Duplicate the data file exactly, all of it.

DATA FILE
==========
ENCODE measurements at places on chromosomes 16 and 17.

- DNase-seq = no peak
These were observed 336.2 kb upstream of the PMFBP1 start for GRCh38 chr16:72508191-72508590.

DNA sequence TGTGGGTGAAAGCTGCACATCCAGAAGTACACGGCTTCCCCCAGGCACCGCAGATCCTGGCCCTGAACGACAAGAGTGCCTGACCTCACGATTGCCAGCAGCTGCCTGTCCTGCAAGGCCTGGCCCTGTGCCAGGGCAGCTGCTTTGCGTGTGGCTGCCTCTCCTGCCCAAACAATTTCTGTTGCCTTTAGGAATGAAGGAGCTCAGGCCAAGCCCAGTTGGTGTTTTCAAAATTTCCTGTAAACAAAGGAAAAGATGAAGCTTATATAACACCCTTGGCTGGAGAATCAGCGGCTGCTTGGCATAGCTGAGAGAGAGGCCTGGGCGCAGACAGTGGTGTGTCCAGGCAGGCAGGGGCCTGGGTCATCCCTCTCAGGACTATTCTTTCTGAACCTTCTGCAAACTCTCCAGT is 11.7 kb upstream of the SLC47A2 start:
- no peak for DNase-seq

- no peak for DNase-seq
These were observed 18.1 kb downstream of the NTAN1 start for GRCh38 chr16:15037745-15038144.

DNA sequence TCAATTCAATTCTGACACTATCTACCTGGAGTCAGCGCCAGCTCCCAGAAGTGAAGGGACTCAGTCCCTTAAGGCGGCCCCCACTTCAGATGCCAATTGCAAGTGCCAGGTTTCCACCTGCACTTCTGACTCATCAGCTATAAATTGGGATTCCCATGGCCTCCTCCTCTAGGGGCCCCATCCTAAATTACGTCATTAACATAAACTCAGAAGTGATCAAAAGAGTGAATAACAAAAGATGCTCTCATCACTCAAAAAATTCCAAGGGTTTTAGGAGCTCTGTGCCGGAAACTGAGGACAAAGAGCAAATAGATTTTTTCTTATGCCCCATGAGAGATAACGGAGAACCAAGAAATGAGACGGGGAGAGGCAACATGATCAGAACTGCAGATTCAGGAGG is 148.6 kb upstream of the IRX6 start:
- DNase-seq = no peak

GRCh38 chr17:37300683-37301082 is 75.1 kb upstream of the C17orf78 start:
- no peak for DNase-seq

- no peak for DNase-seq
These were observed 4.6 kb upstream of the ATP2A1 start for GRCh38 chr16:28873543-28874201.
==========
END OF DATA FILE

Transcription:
ENCODE measurements at places on chromosomes 16 and 17.

- DNase-seq = no peak
These were observed 336.2 kb upstream of the PMFBP1 start for GRCh38 chr16:72508191-72508590.

DNA sequence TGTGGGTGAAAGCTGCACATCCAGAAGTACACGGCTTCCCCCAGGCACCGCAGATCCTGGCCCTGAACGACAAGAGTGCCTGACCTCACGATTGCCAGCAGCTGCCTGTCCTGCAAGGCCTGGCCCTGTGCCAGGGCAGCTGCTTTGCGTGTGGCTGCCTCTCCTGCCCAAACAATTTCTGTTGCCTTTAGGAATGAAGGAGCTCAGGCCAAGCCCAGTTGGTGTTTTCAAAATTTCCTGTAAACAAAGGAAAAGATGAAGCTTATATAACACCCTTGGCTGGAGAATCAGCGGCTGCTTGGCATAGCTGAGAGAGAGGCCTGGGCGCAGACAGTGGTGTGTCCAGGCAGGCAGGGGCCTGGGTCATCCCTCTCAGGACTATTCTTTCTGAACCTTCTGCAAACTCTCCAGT is 11.7 kb upstream of the SLC47A2 start:
- no peak for DNase-seq

- no peak for DNase-seq
These were observed 18.1 kb downstream of the NTAN1 start for GRCh38 chr16:15037745-15038144.

DNA sequence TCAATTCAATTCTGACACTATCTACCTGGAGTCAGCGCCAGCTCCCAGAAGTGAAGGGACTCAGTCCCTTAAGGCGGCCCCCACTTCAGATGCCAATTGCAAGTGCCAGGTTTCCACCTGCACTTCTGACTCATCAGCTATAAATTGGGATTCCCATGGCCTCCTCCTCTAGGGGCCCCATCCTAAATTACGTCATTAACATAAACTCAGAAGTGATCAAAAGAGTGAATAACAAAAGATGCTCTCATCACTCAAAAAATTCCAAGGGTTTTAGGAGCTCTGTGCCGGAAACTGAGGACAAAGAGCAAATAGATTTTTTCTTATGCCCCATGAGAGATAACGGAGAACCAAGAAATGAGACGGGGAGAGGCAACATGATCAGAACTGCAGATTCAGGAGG is 148.6 kb upstream of the IRX6 start:
- DNase-seq = no peak

GRCh38 chr17:37300683-37301082 is 75.1 kb upstream of the C17orf78 start:
- no peak for DNase-seq

- no peak for DNase-seq
These were observed 4.6 kb upstream of the ATP2A1 start for GRCh38 chr16:28873543-28874201.